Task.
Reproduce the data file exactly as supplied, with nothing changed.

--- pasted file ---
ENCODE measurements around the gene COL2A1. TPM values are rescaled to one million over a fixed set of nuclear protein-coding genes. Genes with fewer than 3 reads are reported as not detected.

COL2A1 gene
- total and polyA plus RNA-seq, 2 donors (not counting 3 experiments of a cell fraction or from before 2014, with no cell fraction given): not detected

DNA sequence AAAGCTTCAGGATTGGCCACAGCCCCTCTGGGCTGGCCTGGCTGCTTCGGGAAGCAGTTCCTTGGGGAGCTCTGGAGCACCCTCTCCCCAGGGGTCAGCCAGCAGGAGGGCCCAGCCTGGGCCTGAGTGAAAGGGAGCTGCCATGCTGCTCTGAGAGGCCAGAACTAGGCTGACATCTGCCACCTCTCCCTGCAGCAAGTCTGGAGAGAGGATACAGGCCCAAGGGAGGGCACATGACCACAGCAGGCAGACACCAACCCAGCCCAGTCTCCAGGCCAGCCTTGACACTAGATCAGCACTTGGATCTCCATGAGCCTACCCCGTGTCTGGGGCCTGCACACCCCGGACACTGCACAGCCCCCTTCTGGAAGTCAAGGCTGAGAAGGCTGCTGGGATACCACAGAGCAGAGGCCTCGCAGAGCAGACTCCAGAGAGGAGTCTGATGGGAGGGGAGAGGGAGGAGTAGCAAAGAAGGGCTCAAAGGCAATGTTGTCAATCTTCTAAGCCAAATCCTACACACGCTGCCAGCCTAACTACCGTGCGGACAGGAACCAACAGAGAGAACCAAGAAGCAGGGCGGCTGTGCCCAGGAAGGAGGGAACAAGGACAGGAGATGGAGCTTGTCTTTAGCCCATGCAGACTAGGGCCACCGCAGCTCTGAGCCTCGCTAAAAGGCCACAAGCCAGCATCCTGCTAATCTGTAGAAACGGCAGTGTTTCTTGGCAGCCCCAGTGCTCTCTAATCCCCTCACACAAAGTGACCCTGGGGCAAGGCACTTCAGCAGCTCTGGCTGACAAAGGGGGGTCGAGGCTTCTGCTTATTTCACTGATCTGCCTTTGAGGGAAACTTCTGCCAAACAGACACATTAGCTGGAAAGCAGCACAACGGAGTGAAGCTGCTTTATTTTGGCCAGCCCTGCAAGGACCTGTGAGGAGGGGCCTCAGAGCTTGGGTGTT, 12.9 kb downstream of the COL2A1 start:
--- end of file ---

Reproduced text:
ENCODE measurements around the gene COL2A1. TPM values are rescaled to one million over a fixed set of nuclear protein-coding genes. Genes with fewer than 3 reads are reported as not detected.

COL2A1 gene
- total and polyA plus RNA-seq, 2 donors (not counting 3 experiments of a cell fraction or from before 2014, with no cell fraction given): not detected

DNA sequence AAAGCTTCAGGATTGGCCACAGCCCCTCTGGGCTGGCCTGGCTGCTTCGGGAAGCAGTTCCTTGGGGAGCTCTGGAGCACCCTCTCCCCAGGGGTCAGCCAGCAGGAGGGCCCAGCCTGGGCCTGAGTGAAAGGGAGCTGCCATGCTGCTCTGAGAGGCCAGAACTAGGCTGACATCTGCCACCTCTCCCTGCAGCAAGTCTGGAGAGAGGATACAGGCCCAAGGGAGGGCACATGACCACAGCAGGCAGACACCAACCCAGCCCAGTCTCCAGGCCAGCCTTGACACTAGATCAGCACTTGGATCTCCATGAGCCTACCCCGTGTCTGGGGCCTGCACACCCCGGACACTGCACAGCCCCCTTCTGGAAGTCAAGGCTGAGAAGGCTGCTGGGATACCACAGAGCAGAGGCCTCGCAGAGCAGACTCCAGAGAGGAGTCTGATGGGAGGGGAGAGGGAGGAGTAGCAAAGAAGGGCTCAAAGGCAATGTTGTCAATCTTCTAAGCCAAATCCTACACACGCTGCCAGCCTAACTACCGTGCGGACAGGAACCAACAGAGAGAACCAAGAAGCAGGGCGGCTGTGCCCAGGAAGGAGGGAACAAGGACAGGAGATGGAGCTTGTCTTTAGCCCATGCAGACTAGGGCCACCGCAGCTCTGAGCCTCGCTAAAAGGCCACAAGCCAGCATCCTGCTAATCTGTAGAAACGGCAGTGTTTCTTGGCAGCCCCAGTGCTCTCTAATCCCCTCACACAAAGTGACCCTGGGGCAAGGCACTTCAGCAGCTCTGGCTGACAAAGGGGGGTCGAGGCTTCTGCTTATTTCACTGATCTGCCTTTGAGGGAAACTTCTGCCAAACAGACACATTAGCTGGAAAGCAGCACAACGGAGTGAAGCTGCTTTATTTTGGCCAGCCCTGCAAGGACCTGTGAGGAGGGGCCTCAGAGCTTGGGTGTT, 12.9 kb downstream of the COL2A1 start: